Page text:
Bruce MacEwen references a 2003 article from McKinsey Quarterly by Michael Idinopulos and Lee Kempler, "Do You Know Who Your Experts Are?" in Where Is Sally?, or Knowing Who You Need to Know:
Perhaps the most valuable achievement of a highly-functioning Knowledge Management system is the ability to identify a colleague within your firm who has pretty much the exact expertise you're looking for, when you need it. I call this the "Ask Sally" moment, as in "Ask Sally; she'll know."
Companies tend to know more about their experts than they think they do. The problem is that what they know is spread around databases and reports and the internal context of what all these things mean. While trawling through these things is humanly painful, they are structured for a reason. Set something loose on all the data to find the hidden connections and contexts. The article doesn't suggest this should be used to populate an expertise directory as it could be used as a first pass people search.
The article spends a little time talking about context in the sense that most technical systems are not designed to understand context. They don't have a specific solution, beyond enabling the narrowing of search with context-like keywords (i.e. level of education or seniority, geographic data).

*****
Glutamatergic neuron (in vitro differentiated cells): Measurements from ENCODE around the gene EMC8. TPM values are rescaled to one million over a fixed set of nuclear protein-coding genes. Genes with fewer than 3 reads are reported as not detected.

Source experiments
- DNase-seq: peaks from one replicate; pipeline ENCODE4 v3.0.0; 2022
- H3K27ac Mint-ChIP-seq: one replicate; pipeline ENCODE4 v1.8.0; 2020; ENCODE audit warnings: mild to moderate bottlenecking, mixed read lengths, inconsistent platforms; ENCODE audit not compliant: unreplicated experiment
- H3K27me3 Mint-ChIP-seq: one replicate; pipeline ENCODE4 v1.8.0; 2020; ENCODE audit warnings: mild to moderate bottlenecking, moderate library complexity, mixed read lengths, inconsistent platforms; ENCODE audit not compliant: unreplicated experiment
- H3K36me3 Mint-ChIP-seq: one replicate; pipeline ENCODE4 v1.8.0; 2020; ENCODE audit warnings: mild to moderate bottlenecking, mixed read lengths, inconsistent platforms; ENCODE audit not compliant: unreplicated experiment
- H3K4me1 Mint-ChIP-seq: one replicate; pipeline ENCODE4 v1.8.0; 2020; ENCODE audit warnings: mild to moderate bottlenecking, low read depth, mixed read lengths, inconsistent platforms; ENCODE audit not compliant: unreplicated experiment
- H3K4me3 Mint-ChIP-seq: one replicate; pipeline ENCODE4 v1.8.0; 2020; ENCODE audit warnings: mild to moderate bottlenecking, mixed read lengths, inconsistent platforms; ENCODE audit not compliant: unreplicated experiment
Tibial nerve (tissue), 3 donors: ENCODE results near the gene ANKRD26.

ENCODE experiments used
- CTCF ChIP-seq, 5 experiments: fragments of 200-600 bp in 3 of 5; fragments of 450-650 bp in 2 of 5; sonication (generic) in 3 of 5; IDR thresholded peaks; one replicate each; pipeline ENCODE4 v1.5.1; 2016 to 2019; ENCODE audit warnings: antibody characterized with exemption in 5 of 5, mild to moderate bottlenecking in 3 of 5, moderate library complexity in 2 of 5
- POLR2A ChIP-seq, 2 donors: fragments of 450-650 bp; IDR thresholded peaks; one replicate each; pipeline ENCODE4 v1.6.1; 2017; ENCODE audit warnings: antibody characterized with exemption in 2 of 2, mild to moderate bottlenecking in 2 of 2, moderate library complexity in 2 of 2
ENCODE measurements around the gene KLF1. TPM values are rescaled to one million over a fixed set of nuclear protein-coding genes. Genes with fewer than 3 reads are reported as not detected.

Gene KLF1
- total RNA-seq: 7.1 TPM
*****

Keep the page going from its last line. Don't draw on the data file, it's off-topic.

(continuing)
The other important aspect of expertise is that it flows and changes over time. And the best ways to "see" that are to follow experiences if at all possible. Have they written white papers or patents recently? Have they participated in the corporate knowledge networks? What professional meetings are they attending? What did their last trip reports discuss? What is happening on their internal blog?
The interesting thing is the combination of smart data mining with the acknowledgment that the results of an expert search have to be informative enough to help users find who they need to find. Essentially, I hear the need for intelligent hooks into databases / repositories with the ability to slice and dice in multiple directions. Oh, and it needs to be easy to use. This sounds a lot like the new business intelligence tools that provide access to data as well as the capability to interact with it intelligently.